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Interconnection Standards

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Description


Interconnection standards specify the technical, legal and procedural requirements that customers and utilities must abide by when a customer seeks to connect a renewable-energy system to the grid. In states without comprehensive interconnection standards in place, it is often more difficult, more burdensome and more expensive for customers to connect a system to the grid. In general, states may regulate the interconnection of electricity-generating systems to distribution systems, while the Federal Energy Regulatory Commission (FERC) regulates the interconnection of systems to transmission lines.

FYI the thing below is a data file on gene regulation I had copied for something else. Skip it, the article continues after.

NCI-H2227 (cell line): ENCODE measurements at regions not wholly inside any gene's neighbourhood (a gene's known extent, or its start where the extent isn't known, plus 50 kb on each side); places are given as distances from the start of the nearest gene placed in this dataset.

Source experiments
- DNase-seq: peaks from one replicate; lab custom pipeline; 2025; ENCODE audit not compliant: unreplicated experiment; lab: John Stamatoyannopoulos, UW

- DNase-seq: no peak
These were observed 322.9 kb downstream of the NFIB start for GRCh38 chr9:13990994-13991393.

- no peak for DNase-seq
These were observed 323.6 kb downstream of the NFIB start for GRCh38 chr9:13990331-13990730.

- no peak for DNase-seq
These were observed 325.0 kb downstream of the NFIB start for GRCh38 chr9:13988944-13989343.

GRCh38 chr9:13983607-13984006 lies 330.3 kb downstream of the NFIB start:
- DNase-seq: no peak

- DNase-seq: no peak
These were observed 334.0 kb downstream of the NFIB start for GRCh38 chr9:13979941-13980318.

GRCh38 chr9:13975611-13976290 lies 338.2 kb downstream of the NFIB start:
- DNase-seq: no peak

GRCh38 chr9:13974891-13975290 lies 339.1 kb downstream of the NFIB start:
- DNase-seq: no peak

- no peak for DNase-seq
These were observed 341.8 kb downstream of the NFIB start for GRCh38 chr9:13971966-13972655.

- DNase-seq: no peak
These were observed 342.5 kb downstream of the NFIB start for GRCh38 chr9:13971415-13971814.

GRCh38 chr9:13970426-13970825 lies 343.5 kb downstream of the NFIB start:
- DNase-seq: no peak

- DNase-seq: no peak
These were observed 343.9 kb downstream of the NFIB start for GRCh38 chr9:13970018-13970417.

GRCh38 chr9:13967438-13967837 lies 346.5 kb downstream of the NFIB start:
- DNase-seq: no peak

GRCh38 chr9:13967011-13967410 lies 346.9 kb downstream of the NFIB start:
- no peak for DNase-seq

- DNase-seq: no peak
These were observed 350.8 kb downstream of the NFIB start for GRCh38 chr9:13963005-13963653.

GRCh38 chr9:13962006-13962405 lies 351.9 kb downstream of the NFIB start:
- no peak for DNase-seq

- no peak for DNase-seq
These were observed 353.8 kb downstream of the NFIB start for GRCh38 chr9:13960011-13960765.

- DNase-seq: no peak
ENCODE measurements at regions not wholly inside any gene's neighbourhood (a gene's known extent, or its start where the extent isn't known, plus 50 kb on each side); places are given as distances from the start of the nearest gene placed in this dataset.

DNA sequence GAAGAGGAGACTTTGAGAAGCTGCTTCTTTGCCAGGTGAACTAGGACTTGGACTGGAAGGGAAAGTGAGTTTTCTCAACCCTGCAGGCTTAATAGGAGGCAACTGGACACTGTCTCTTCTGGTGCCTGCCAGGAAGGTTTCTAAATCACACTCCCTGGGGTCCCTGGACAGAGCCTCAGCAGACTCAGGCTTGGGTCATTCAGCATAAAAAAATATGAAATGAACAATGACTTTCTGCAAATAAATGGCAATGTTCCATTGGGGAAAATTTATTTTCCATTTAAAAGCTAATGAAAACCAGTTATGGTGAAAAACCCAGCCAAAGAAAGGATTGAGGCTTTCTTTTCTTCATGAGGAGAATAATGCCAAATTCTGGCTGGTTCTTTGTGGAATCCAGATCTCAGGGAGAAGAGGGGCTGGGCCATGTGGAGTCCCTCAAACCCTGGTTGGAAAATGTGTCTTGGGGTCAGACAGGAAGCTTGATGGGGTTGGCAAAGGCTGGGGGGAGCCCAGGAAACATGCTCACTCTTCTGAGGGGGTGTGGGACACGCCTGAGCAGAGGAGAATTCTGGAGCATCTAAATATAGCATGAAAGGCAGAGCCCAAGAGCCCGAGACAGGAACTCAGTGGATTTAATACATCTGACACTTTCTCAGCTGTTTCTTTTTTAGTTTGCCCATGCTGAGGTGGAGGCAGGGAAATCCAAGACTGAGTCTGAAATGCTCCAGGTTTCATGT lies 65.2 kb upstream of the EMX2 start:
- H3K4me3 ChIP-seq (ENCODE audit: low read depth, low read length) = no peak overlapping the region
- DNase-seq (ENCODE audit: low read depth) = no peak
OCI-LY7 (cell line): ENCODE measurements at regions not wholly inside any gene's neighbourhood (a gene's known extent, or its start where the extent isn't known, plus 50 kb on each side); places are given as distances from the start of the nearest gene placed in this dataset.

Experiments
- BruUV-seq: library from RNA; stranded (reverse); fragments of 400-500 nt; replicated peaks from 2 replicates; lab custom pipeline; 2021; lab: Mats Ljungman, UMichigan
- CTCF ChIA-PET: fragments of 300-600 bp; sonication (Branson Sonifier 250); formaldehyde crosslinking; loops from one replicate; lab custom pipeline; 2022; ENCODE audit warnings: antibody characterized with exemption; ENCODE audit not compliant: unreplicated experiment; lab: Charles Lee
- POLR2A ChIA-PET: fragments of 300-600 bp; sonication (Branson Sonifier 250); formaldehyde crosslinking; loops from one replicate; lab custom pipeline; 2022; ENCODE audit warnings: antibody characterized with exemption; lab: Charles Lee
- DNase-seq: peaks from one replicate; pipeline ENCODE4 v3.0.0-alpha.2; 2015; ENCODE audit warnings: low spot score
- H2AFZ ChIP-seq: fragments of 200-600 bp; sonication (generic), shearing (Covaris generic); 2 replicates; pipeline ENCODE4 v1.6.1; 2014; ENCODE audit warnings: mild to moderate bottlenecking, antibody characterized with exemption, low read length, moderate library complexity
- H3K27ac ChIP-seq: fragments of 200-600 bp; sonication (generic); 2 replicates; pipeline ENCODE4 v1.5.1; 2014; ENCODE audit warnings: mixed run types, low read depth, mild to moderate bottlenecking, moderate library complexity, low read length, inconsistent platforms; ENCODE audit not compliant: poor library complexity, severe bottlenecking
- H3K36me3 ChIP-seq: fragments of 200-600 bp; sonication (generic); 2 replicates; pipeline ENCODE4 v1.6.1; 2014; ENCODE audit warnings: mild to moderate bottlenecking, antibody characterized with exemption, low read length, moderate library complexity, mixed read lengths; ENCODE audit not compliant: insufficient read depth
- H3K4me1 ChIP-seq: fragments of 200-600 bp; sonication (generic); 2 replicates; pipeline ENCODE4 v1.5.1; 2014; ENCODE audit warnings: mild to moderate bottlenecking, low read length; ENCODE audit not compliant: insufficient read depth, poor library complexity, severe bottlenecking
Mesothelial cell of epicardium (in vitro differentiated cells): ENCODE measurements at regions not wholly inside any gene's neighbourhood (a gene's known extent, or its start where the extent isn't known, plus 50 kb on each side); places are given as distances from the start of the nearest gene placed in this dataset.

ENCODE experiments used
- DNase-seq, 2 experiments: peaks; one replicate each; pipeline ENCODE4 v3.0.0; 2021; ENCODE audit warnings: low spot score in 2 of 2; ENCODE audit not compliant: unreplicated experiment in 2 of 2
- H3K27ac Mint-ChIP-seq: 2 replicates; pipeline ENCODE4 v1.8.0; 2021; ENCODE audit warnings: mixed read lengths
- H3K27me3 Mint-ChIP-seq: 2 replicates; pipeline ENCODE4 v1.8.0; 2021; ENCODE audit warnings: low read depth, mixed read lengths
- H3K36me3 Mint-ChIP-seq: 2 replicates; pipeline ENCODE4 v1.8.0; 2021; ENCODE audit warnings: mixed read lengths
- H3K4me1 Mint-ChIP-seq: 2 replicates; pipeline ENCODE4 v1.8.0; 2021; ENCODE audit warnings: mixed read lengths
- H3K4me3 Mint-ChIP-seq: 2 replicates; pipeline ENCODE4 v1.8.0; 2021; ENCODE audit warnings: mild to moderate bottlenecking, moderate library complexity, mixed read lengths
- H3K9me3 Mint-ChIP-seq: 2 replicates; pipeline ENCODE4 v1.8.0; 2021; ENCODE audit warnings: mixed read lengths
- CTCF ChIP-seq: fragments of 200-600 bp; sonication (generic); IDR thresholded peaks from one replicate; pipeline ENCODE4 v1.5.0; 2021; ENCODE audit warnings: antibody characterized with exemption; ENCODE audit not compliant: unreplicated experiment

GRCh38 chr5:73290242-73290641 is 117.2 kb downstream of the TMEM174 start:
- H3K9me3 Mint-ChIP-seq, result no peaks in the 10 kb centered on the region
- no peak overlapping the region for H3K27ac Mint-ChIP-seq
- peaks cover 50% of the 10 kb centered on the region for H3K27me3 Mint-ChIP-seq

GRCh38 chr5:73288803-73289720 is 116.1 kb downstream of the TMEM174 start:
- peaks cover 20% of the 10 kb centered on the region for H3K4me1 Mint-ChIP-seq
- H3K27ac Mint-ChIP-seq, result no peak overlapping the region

Some states have adopted comprehensive interconnection standards that apply to all types and sizes of customer-sited systems, regardless of whether the system is net-metered. Some states have adopted interconnection standards that apply only to smaller systems that are net-metered. Some states have adopted interconnection guidelines that are vague and do not constitute standards. Other states have not adopted interconnection standards or guidelines. Comprehensive interconnection standards are developed by state public utility commissions, often when commissions directed to do so by state legislatures.